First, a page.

We reasoned that the grade of bone marrow fibrosis could play a prognostic role,16 but excluded this variable in the initial random forests model due to the different histological classifications of bone marrow fibrosis during the study period and the lack of centralized assessment, taking into account previous reports showing poor concordance in categorizing the degree of fibrosis among pathologists in multicenter studies.32 Indeed, univariate analysis revealed that this variable was associated with prognosis in the training and test set (P value 2.49 × 10−7 and 0.01 in the training and test sets, respectively). However, random forest survival models that included this additional variable did not show improved prognostication (Suppl. Figure S8). Finally, we tested the potential benefit of including Eastern Cooperative Oncology Group (ECOG) performance status33 and serum lactate dehydrogenase (LDH) levels at MF diagnosis34 in the model. Overall, ECOG was available in 615 patients (483 and 132 cases in the training and test set, respectively) and LDH values were retrieved from 757 patients (602 in the training set and 155 in the test set). None of these variables improved prediction in either cohort when added to the Cox model along with the ML predictor (Suppl. Table S4; Suppl. Figure S9).
Evaluation of the predictions in tier 2 patients
A total of 231 patients initially excluded from the analysis due to high missing variable rate composed the tier 2 cohort. Baseline characteristics for these patients can be seen in Suppl. Table S6. The missingness rate among the final selected variables was lower than among the original set of evaluated variables (25.16% versus 30.98%). Even so, up to 53.25% of patients had insufficient data for the calculation of the IPSS score. We used parameter imputation in these patients to evaluate the results of the ML prognostic models in this cohort. Using the random forest model for OS prediction, a c-index of 0.730 was obtained. In the case of LFS, the Cox model based on the OS predictors achieved a bootstrapped c-index of 0.606, whereas the random forest model based on the original 8 variables obtained a c-index of 0.654.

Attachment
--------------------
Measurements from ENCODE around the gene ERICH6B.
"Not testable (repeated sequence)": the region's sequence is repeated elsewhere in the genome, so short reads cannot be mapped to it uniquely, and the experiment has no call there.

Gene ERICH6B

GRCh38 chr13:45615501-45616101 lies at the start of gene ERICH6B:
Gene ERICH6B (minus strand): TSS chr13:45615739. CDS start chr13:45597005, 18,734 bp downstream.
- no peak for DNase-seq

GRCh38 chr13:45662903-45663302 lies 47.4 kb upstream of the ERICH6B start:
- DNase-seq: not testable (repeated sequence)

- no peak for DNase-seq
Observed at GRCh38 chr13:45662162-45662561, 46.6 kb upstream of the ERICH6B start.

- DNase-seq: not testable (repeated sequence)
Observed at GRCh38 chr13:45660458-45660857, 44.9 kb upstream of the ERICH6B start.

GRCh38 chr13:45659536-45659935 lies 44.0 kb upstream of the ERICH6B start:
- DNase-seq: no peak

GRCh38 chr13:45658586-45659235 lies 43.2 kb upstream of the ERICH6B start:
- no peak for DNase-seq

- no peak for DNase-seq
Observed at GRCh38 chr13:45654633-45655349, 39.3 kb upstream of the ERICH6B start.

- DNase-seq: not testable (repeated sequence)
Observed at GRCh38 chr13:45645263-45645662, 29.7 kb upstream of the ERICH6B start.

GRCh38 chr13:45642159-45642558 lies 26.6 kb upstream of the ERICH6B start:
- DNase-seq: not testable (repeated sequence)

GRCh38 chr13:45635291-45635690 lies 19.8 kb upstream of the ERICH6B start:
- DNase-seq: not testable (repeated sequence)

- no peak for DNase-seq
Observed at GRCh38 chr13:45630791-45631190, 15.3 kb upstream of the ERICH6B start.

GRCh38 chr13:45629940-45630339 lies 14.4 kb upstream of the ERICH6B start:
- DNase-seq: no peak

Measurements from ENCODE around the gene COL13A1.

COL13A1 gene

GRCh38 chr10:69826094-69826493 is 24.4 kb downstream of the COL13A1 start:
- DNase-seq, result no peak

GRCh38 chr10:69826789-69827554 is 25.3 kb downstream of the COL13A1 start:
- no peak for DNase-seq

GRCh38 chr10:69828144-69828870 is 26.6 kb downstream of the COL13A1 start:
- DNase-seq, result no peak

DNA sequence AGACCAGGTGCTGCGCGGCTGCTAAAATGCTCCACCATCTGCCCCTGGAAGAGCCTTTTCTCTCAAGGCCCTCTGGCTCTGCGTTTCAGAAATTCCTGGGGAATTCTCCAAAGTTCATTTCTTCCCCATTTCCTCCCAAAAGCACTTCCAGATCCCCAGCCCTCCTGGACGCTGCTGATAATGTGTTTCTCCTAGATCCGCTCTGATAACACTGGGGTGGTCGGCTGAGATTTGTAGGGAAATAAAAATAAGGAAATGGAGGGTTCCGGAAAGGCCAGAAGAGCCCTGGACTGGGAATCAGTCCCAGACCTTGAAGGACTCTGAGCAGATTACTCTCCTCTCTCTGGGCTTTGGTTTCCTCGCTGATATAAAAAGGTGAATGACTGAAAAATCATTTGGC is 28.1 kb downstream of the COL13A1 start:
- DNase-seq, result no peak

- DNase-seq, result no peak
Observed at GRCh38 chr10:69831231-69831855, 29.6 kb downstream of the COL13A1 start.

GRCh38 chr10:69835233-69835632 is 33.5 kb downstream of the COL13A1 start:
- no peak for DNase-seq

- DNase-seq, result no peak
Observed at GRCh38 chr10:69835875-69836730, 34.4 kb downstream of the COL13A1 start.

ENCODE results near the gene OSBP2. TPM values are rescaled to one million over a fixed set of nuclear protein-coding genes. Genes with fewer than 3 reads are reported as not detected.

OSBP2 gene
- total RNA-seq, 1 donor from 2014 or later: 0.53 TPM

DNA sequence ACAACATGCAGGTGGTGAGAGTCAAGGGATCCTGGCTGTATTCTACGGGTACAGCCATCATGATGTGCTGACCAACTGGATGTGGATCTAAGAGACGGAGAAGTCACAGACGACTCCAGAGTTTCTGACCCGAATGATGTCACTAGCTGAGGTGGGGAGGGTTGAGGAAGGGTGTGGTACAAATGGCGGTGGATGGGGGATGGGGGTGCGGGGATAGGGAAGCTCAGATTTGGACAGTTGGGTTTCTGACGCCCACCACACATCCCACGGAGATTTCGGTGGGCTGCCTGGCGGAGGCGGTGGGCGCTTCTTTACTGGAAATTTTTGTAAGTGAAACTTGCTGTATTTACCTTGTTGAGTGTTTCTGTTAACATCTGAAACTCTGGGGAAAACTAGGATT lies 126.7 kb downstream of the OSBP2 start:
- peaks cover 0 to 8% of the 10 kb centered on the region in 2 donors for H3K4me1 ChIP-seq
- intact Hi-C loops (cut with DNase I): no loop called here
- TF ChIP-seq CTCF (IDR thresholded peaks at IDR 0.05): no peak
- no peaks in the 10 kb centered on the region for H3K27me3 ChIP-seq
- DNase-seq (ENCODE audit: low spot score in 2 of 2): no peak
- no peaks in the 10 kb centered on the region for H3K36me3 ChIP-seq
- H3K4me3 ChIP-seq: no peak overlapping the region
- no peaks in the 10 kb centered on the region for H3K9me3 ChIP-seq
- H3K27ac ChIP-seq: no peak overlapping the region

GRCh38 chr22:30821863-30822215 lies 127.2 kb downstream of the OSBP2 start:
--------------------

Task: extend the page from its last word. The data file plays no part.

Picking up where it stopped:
An interactive web calculator of the AIPSS-MF (Artificial Intelligence Prognostic Scoring System for Myelofibrosis) model can be accessed in the following link: https://geneticsoncohematology.com/MF/. The prediction of the model in a clinical case using the interactive calculator is illustrated in Figure 7.